Thursday's Daily Pulse
What you need to know about Florida today
Without state coronavirus rules, businesses left to decide what is safe
Gov. Ron DeSantis signed a sweeping order that lifted all state restrictions on businesses, including provisions that let some restaurants have full dining rooms again. It also gutted the ability of municipalities to penalize people who violate social-distancing guidelines. Now, DeSantis' order appears to be creating a rift through Florida’s hospitality industry, which is one of the state’s biggest economic engines. Some restaurant and bar owners are eager to press forward, while others remain more cautious about operating at full capacity amid a pandemic. More from the Tampa Bay Times and the Miami Herald.
Thousands of Florida ballots may not be counted until after election night (and that’s okay)
A mail voting surge in Florida — a must-win battleground state for President Donald Trump — could lead to tense days after the Nov. 3 election, during which thousands of ballots may remain uncounted and the outcome of the presidential race unknown. And that’s okay. While Election Day is often treated like the Super Bowl, as if the winner will certainly emerge before bedtime, Florida law gives local elections officials several days to submit unofficial results. More from the Tampa Bay Times and the Miami Herald.
Hertz CFO resigns six weeks after getting the job, loses bonus
Eric Esper has resigned as CFO of Hertz Global Holdings — six weeks after being promoted to the position at the car rental giant, working its way through bankruptcy. He will be replaced by Hertz financial executive Kenny Cheung, according to a statement. Both Cheung and Esper joined the firm in 2018 and both were promoted Aug. 16, after CFO Jamere Jackson resigned. Esper will remain with the firm until Nov. 1, the release states, to assist Cheung with the transition. [Source: Business Observer]
When cruises resume, here's how it will be a very different experience for passengers
Cruise ship passengers will see a host of changes to their vacation experience when cruising resumes — from boarding to departure and everything in between, including on shore excursions. The cruise experience is "going to be much more structured and regimented" after cruise lines get the go-ahead to resume operations, Port Canaveral Chief Executive Officer John Murray said. But, he added, a cruise still can be enjoyable for passengers. [Source: Florida Today]
Florida hotels look to Congress amid job losses
Nearly 40 percent of hotel workers in Florida have lost their jobs because of the coronavirus pandemic, and industry lobbyists warn that could reach 70 percent this winter without further assistance from Congress. State and national hotel industry representatives said in a conference call Tuesday that a second round of federal assistance is needed, even if it’s just freeing up unused money from what are known as the Paycheck Protection Program and the Main Street Lending Program. [Source: CBS 12]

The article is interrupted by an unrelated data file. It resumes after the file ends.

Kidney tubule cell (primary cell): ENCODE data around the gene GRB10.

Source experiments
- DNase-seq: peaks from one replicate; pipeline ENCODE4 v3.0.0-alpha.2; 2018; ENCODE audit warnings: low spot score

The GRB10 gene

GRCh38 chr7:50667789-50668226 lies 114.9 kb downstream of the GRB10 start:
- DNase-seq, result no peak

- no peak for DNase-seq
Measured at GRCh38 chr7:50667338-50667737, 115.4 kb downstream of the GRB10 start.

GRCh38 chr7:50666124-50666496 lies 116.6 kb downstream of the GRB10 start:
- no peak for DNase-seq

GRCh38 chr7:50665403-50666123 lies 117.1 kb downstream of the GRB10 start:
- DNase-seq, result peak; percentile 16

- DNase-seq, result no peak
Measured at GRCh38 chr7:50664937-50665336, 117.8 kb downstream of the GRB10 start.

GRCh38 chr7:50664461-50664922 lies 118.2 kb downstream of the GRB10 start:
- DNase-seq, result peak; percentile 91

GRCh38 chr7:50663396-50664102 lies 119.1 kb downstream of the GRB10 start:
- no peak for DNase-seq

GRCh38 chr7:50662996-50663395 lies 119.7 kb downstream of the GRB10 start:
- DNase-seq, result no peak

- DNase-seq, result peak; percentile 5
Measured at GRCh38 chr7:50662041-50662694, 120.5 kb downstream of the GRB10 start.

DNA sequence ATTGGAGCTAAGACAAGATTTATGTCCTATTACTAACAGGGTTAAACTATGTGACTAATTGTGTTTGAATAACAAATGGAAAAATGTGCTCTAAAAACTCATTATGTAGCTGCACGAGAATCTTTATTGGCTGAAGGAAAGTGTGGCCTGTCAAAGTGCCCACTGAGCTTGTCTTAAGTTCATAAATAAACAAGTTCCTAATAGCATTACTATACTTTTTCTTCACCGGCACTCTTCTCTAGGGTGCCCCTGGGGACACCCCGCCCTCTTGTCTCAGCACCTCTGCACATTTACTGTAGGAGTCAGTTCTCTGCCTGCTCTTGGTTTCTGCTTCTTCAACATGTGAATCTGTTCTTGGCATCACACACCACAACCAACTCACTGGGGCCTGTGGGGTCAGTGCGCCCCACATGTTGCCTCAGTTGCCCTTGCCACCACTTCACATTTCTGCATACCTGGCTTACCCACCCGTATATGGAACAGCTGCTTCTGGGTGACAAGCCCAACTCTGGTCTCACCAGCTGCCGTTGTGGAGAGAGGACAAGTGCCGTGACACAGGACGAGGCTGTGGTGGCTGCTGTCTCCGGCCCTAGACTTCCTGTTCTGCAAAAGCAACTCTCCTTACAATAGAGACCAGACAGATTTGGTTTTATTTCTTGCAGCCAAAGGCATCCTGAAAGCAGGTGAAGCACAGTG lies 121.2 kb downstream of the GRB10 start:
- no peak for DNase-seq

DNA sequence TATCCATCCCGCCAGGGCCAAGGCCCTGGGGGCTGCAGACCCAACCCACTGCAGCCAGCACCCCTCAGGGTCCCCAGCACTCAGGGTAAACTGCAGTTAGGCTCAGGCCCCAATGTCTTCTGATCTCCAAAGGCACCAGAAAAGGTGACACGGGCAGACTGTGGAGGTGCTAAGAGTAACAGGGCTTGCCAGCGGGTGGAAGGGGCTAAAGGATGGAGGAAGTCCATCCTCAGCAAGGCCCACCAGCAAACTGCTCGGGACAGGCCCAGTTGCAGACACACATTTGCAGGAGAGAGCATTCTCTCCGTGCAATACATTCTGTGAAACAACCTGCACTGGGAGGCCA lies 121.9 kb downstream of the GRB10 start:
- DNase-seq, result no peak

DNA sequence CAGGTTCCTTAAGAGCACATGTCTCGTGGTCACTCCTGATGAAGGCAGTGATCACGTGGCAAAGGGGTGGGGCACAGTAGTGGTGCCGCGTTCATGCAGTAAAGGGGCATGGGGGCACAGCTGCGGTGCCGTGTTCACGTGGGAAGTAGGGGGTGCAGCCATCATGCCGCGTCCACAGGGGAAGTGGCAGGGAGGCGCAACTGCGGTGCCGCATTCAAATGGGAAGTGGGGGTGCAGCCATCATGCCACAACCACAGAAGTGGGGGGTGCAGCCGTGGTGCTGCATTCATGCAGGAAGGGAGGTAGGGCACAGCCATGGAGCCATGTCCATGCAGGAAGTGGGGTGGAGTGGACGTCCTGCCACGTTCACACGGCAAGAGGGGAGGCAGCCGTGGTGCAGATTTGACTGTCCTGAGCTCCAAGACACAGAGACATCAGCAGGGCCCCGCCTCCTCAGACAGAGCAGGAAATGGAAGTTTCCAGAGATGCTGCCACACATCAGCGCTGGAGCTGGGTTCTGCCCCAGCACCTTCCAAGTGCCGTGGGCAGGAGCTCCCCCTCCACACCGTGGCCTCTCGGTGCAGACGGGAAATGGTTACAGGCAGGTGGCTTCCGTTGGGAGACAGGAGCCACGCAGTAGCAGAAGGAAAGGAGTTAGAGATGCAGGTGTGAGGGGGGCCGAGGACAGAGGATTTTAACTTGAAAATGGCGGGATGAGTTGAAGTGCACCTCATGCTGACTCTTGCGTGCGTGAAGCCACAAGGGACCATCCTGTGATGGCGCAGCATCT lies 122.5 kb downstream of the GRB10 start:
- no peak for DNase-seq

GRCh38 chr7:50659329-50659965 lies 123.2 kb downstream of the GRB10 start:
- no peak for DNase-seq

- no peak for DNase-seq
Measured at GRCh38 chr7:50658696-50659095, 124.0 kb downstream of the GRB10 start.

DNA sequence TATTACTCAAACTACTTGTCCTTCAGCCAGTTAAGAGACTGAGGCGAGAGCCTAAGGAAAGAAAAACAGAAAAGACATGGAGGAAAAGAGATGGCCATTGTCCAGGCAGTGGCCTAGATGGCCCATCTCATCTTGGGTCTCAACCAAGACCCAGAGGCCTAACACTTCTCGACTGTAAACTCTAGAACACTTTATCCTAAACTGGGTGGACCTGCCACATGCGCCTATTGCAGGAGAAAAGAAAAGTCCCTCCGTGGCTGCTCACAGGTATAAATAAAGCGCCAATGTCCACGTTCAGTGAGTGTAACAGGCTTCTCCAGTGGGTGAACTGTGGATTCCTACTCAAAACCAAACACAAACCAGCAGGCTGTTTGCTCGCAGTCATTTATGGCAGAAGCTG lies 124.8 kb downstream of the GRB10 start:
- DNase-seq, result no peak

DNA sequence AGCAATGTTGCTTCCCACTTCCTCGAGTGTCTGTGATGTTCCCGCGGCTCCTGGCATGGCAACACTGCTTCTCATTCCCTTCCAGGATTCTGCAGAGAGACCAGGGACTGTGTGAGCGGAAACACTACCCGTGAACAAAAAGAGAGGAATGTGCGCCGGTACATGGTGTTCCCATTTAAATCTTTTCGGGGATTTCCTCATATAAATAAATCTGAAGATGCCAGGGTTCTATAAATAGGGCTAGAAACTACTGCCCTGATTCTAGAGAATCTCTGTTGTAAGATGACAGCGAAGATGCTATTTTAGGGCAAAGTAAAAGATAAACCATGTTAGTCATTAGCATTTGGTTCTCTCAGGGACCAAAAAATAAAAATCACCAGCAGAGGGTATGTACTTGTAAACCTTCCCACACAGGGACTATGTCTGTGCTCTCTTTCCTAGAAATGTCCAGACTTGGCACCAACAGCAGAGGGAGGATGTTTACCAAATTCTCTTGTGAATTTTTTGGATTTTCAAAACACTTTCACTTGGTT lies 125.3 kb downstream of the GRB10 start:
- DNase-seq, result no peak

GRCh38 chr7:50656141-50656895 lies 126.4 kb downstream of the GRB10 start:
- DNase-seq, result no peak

ALSO AROUND FLORIDA:
› Tampa Bay co-working spaces rebound as many tire of the home office
It might not look the same as pre-pandemic days: There are no groups cluttered together, anyone walking about is in a mask, the hand sanitizer is plentiful, and the air smells of Lysol. But in 2020, these co-working spaces might be the closest to the pre-pandemic work life anyone can get.
› Group targets Darden for paying tipped minimum wage, alleging it causes discrimination
An activist organization has filed an EEOC complaint against Orlando-based Darden Restaurants that argues the federally permitted minimum wage for tipped employees leads to discrimination against people of color and women. A statement from Darden — which has more than 1,800 restaurants including Olive Garden, LongHorn Steakhouse and other chains — said the company believes the allegations are “baseless.”
› Florida prisons, among nation’s deadliest, didn’t like ‘demanding’ watchdog. He’s gone
The inspector general for Florida’s Department of Corrections, the official in charge of rooting out brutality and corruption in one of the nation’s deadliest prison systems, has been replaced. Inspector General Lester Fernandez, on the job since June 6, 2016, had rubbed people in high-ranking positions the wrong way.
› Restaurants can open at full capacity in Fort Lauderdale; masks still required
Restaurants in Fort Lauderdale will now be allowed to fill all of their tables, as long as they keep them 6 feet apart and people wear masks. Those are the rules Mayor Dean Trantalis put into effect Wednesday, after the governor ordered counties to open restaurants to 100% capacity unless they can document a good reason not to.
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